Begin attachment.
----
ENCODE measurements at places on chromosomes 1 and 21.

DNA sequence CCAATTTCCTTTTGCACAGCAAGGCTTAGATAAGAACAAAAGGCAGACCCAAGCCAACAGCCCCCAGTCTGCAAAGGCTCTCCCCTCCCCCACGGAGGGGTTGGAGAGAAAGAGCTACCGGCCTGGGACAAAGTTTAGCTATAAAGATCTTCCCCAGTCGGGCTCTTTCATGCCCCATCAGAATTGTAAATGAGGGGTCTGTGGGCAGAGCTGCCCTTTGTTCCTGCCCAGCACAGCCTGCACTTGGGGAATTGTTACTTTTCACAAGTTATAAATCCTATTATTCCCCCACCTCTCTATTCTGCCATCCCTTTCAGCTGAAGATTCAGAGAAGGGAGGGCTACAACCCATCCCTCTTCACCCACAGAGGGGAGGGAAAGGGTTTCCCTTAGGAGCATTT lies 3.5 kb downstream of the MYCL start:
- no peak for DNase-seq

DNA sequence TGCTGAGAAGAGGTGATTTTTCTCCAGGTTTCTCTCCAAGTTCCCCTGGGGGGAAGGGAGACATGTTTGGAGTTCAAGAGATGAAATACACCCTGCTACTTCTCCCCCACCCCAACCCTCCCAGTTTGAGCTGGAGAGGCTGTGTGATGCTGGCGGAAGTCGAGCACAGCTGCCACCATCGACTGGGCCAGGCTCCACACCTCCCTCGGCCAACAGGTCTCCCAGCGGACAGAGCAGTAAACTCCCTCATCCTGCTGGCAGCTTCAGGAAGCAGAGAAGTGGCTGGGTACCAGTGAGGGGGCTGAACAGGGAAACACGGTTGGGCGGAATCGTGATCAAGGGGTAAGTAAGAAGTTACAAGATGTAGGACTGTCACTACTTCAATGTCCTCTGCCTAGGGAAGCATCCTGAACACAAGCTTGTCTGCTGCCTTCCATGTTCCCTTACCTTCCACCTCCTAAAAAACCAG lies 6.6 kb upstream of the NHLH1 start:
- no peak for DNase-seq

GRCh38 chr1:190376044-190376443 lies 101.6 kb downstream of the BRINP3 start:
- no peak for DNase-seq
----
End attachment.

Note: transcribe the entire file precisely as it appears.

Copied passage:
ENCODE measurements at places on chromosomes 1 and 21.

DNA sequence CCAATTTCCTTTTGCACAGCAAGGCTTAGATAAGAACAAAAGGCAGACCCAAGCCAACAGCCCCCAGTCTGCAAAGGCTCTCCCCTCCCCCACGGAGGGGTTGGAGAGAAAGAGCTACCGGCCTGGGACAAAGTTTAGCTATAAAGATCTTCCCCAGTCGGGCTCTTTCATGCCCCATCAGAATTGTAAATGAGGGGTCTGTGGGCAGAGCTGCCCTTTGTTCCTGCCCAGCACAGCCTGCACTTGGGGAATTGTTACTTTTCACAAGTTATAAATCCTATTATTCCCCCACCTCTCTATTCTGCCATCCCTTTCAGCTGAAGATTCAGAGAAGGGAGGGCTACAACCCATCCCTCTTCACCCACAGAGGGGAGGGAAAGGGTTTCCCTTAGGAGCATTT lies 3.5 kb downstream of the MYCL start:
- no peak for DNase-seq

DNA sequence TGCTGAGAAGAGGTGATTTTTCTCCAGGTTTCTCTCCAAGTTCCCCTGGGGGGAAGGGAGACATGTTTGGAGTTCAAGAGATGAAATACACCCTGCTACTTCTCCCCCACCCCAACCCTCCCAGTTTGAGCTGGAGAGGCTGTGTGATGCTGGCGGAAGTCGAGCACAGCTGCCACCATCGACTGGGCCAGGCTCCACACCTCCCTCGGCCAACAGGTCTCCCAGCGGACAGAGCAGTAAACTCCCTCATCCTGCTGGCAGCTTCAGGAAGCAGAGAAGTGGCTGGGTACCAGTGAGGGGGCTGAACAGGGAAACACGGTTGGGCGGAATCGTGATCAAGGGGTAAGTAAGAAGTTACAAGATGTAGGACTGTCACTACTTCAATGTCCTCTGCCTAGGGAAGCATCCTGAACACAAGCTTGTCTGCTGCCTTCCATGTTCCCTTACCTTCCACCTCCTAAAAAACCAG lies 6.6 kb upstream of the NHLH1 start:
- no peak for DNase-seq

GRCh38 chr1:190376044-190376443 lies 101.6 kb downstream of the BRINP3 start:
- no peak for DNase-seq